Has preparedness for heavy rain improved since the Memorial Day flood?

- Nothing like approaching heavy weather to rekindle memories of the Memorial Day deluge that left Meyerland and other neighborhoods along Braes Bayou a sopping, multi-million dollar mess for months.

Experts say the system moving our way now has the potential to drop as much precipitation.

"The biggest threat there is tornadoes and heavy winds as we start moving into tonight and early Wednesday morning, that's where we see very big potential for some flash flooding and some Bayou issues," said Francisco Sanchez of TranStar.

Question - Is our drainage system better able handle an onslaught than it was nine months ago?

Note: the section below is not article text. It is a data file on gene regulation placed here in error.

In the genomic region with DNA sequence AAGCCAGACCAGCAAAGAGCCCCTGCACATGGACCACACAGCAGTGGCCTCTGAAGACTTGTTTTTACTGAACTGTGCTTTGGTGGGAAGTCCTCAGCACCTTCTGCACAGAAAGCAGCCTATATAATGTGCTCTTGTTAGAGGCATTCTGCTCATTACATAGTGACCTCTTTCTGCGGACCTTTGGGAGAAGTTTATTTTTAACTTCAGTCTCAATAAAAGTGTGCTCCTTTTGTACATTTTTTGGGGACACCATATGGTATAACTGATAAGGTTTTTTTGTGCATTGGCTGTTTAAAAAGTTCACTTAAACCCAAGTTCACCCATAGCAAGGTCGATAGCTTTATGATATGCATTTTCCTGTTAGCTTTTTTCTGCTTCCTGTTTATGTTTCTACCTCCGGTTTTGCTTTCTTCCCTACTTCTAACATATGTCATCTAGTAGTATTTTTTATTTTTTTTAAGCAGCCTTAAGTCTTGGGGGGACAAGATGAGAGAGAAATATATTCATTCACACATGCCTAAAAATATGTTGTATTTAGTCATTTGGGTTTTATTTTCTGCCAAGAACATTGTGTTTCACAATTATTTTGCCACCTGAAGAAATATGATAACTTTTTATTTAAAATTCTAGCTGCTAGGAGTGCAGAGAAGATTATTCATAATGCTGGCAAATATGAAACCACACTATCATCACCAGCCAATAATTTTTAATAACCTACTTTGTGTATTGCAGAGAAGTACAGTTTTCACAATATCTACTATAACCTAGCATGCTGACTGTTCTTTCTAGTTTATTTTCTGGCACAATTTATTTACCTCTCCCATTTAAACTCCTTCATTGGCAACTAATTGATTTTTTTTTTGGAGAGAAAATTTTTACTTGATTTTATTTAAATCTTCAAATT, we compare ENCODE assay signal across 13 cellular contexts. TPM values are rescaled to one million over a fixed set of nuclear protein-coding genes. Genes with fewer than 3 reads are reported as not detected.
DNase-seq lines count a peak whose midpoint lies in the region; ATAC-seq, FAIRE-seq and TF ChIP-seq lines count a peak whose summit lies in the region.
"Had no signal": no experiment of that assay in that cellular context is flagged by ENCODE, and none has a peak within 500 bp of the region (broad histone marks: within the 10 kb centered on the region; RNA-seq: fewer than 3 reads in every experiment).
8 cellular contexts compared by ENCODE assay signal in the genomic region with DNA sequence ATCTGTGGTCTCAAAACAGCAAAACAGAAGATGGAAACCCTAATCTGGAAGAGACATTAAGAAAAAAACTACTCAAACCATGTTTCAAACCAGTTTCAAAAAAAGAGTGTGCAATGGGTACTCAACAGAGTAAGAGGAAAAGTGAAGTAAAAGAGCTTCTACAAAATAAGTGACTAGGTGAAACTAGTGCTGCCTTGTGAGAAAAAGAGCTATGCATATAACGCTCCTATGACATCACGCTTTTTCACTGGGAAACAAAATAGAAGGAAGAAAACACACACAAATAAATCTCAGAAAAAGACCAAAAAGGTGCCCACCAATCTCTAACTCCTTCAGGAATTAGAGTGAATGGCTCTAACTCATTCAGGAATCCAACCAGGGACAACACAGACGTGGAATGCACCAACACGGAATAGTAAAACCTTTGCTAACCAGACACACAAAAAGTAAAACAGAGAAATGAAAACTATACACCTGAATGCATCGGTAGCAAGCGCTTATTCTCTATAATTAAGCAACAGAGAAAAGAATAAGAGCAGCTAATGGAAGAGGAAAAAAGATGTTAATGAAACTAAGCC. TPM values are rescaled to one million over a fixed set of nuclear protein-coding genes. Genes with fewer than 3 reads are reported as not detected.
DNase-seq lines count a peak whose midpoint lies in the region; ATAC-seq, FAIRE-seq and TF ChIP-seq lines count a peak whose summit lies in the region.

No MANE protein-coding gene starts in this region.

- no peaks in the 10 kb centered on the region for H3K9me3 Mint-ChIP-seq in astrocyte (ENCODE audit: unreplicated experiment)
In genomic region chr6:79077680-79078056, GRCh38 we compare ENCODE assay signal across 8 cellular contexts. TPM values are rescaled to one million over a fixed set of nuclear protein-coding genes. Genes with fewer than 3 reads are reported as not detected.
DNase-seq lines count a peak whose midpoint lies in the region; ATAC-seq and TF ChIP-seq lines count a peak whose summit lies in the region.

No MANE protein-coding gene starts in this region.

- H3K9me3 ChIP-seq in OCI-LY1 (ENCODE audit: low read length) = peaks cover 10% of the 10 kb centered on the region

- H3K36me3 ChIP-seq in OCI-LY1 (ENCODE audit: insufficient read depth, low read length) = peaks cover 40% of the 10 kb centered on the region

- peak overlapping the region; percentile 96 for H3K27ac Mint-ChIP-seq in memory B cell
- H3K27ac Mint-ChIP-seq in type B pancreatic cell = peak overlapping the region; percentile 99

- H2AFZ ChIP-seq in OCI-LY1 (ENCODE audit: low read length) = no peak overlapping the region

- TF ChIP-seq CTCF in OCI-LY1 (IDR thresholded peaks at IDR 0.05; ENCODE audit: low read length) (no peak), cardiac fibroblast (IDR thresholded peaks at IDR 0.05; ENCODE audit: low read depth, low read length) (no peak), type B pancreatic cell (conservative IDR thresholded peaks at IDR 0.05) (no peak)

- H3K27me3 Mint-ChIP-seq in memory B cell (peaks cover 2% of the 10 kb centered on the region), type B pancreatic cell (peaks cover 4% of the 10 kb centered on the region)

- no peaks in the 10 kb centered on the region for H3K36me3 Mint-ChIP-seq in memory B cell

Yes, contends the Harris County Flood Control District's chief engineer Steve Fitzgerald citing additional storage capacity for overflow rainwater.

"We have several capital improvement projects like on Braes Bayou. We continued to do construction and complete the retention basins that were in the water shed," said Fitzgerald.

But if heavy rainfall hits a particular area in heavy concentration over a short period of time trouble will follow.

"If we get two or three or four inches in a thirty minute period or an hour period we will have extensive street flooding and possibly home flooding," said Fitzgerald.

That's what happened last May in Meyerland.

There is a potential blessing sitting in Houston's favor -  a dry spell preceding this event that has kept rain gages at close to zero for more than two weeks.

"The ground is dry so we will absorb the first inch or inch and a half and that will be helpful, that will be very helpful," said Fitzgerald.

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